Mr. JOLY must, of course, admit his mistake. He could not consider the railway a Canadian but an Imperial Policy, and, of course, it was natural that England should desire to see British North America confederated and independent of the United States, and if that was her desire, the best thing she could do would be to aid in constructing this line of communication. The great advantage Canada possessed over the States was her freedom from debt and taxation, but if, to the present debt of $100,000,000 was added another $100,000,000 for the construction of the railway, the debt of Canada would become in proportion almost as large as that of the United States, and Canada would lose her only advantage. He came to conclusion that an additional debt of $100,000,000 would be mentioned on account of the construction of the railway, from the remarks of the member of the St. John. The Americans had paid fifty-eight millions of dollars as a subsidy, and had made twice as large a land grant; the money grant would have to be larger. For years to come, the line could not pay a tenth part of its cost, and no Company would undertake it unless they received every assistance, for the line would not obtain anything like the traffic that the Union Pacific obtained, and he believed the result would not be that the Government itself would have to build the line. As to the time that would be required to build the line, if the same energy were shown as had been exhibited in the construction of the Intercolonial, the Pacific would take twenty years. Why not say to British Columbia, ‘‘we are willing for you to join us, but we cannot pledge ourselves to this heavy expenditure—but if British Columbia only wanted to see which country, Canada or the States would give them the best terms, he, for one, was not prepared to buy them that way.’’ The present position of Canada and the States to each other could not last much longer, and if more friendly relations should be established, why should not Canada avail herself of the Northern Pacific road until she was able to build a line for herself.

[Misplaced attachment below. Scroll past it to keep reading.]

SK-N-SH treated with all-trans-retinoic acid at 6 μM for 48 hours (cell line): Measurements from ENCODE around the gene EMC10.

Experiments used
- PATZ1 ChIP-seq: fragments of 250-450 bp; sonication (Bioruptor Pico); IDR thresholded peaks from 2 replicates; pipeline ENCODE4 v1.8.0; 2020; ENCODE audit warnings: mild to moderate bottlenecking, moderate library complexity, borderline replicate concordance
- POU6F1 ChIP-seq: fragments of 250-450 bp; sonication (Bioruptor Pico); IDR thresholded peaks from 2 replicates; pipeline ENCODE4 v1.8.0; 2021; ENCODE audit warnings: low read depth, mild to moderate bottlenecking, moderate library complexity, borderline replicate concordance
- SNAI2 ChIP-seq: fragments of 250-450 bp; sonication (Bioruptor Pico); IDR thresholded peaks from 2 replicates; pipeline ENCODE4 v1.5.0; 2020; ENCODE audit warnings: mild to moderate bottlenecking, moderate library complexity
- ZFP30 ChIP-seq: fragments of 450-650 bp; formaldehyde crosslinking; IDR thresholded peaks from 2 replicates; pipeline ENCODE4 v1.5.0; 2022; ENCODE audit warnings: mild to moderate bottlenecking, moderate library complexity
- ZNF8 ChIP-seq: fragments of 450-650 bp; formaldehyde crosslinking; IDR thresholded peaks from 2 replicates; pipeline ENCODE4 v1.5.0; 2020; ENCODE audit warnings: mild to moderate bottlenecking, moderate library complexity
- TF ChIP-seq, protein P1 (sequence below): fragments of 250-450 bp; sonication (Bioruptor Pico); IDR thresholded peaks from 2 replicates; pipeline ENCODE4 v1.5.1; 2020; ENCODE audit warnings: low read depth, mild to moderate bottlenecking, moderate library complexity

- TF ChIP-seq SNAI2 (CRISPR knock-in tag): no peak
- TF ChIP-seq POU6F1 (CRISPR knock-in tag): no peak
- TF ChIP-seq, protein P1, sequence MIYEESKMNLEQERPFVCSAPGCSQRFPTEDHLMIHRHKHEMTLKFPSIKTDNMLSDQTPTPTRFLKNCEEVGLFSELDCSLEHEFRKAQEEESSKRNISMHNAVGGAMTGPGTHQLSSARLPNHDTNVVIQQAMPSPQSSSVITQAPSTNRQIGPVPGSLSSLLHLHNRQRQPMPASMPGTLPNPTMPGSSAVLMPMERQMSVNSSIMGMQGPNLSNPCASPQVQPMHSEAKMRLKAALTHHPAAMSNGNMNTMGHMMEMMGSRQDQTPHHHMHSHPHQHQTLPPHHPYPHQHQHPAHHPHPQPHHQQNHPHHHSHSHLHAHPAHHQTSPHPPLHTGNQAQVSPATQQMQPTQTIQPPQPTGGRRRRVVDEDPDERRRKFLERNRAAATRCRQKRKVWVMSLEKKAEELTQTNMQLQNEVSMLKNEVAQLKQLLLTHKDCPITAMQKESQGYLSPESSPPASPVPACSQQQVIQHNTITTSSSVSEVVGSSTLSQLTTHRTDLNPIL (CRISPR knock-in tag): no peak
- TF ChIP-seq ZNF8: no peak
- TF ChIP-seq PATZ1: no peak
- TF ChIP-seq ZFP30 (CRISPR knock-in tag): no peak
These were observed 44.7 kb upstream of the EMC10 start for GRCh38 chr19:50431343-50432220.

Mr. JACKSON was glad to see the unanimity of belief that union with British Columbia was a necessity, and that the construction of a line of railway was also a necessity. It had been conceded that the amount to be granted to British Columbia was not extravagant, but objection was taken as to the mode of payment. Objection had also been raised that the proposed representation was too large for the population, but looking at the matter in a common sense view only, although the abstract principle of representation according to population might be right, he thought area should enter into the arrangement, and he saw
nothing in the objection. As to the objection of the railway having to be constructed in ten years, British Columbia was to be taken into the Union, and the understanding was that the whole Dominion should be connected. The responsibility might be great, but in all agreements certain conditions were implied, which might operate to change the agreement. If the present prosperity continued, there was no reason to doubt the ability of the Government to construct the railway within ten years, but if circumstances should prevent that, what danger could ensue? He should certainly support the resolutions of the Government on the grounds he had stated.
Some years ago he had entertained doubts of the success of Confederation, but he was very glad to see how satisfactory the results had been. He thought the definitiveness of the proposition for the construction of the line, would obtain for it greater consideration and greater confidence on the part of English capitalists. He would not try to foreshadow the future, but there was every reason for hope. The member for Lotbinière had said that the increased responsibility would make Canada’s debt equal to that of the United States, but the view was most erroneous, for while the Canadian line would open up a splendid country and consolidate the country, the Americans had only destroyed property and desolated homes without result.